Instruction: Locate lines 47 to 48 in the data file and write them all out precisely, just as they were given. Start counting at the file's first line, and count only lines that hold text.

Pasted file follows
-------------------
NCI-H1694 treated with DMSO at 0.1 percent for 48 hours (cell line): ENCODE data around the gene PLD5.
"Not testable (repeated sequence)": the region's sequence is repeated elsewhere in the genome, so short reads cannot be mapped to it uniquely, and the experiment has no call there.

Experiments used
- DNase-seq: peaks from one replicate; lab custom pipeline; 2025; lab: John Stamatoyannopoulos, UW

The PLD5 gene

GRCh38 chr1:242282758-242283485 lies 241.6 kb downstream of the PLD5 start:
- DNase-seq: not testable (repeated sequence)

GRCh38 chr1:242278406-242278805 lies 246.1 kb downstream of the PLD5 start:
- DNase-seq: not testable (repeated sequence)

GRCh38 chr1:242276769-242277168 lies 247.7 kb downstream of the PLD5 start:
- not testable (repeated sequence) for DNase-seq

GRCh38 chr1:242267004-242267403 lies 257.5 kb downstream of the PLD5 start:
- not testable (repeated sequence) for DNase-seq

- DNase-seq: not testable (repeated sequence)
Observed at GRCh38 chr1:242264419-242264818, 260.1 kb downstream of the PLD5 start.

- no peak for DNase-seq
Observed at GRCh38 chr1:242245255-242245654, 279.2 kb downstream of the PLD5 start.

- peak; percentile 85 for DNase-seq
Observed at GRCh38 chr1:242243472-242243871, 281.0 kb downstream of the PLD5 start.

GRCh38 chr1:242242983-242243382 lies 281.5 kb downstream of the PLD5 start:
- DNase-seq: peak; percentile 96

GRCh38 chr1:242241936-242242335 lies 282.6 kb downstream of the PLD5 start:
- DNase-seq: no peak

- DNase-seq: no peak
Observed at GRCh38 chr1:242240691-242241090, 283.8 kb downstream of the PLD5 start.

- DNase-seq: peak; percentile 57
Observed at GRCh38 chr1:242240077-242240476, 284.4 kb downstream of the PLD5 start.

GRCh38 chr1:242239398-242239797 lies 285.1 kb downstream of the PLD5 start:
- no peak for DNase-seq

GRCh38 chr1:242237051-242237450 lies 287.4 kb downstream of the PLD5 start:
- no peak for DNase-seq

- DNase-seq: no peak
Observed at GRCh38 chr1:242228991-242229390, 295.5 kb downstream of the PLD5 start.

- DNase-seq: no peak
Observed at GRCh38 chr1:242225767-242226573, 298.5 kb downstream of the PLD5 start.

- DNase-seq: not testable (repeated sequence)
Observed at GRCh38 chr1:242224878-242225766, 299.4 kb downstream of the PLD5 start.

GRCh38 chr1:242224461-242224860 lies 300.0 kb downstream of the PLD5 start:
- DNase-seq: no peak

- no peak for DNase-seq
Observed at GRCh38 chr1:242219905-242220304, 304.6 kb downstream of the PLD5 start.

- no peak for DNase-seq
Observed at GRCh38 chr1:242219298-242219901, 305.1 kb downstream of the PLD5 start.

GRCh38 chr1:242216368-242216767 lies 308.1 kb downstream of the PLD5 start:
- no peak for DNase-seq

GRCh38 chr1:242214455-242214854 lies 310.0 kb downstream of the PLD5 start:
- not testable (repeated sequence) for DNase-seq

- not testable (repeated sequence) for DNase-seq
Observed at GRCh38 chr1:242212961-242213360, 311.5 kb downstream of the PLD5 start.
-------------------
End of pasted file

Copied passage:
- not testable (repeated sequence) for DNase-seq

- not testable (repeated sequence) for DNase-seq